It is increasingly difficult to cross borders and avoid the radars of police authorities. For this reason, smugglers of migrants are developing riskier ways of transporting irregular migrants in countries targeted within the European Union.
Some of the most recent trends related to migrant smuggling have been published in the latest report of the special edition of the EuropeanMonitoring Teamd’Europol:
• The reappearance of the alternative route via the Black Sea, mainly to go from Turkey to Romania.
• The use of recreational vessels(mainly yachts) to smuggle migrants from Turkey to Italy.
• The EU as an area of passage for irregular immigrants who are aiming to get to the USA or Canada.
• The increase in arrivals via the western Mediterranean route to Spain.
• Dangerous methods of hiding immigrants in airtight containers and vans, or vehicle engine compartments.
These latest trends warrant special attention because of their potential impact on the lives of migrants. Security forces have confirmed a growing number of incidents which indicate attempts to hide immigrants in very dangerous ways in vehicles across bordering localities.
The most frequently used method is still the use of lorries and vans to smuggle migrants. The cramped conditions, the lack of air and movement at great speed to avoid a police response are only some of the dangers involved in road-related smuggling.
One of the methods of transport detected more recently is to hide irregular migrants in engine compartments as they cross borders. Before approaching border crossing points, immigrants place themselves in the compartment of the vehicle used to transport them. The immigrants are hidden in the upper part of the engine of the vehicle to make use of the space available between the engine and the bonnet. The method is extremely dangerous and the lives of migrants who cross the border in this way may be at risk.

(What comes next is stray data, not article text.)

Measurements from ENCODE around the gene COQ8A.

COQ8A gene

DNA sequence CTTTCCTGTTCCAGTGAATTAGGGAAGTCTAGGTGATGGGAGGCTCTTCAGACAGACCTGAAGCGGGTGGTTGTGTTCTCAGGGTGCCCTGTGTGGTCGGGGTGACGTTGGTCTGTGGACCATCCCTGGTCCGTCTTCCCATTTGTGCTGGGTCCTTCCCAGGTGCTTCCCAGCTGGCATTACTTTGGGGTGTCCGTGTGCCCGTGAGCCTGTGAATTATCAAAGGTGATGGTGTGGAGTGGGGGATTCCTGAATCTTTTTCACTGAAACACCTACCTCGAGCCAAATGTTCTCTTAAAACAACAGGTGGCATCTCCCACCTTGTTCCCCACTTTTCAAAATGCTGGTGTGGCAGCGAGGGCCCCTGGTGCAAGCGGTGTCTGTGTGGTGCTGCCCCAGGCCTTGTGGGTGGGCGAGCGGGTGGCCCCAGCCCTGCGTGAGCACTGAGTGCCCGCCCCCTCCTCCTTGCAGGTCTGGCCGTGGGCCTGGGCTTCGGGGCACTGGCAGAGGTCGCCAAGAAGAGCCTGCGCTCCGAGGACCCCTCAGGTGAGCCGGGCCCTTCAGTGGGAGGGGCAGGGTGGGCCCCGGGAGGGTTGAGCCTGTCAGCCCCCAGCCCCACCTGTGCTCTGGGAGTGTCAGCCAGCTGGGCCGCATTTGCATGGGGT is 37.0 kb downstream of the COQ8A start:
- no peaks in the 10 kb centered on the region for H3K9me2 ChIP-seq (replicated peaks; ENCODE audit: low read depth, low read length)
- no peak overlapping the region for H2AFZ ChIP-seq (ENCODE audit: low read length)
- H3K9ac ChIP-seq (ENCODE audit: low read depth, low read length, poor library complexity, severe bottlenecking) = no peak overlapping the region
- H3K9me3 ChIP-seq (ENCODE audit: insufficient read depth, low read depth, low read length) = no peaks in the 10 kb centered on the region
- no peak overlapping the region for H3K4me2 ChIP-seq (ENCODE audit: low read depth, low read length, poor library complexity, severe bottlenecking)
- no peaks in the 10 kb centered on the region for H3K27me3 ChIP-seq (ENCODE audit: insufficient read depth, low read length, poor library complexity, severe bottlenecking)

Irregular immigrants travel with the smuggler most of the journey and are only hidden in this way when crossing borders. An example shows that for this service, migrants had to pay about 7000 Euros for the journey from Turkey to Austria. These events demonstrate that immigrant smuggling continues to be a very attractive business to criminal networks.
Awareness raising of emerging tendencies
Europol’s European Migrant Smuggling Centre (EMSC) follows these rapidly developing trends to improve the level of specialised support and allow for the application of the law throughout the EU and fight against this activity more efficiently. Effective action requires international cooperation between law-enforcement agents. For this reason, the EMSC periodically publishes a document called European monitoring report (EPMT). It began exactly two years ago and has just produced its 300th edition. The EPMT is a valuable reference document to give support to the application of the law and to authorities in their decision-making processes.
This special edition provides a series of statistics and new concepts related to organised smuggling. It also makes reference to the main routes and modus operandi currently used by immigrant smugglers, the contribution of member states of the EU and members involved in the EPMT, the activities and capabilities of Europol, as well as the path to follow.
More information about latest trends can be found at infografia EPMT.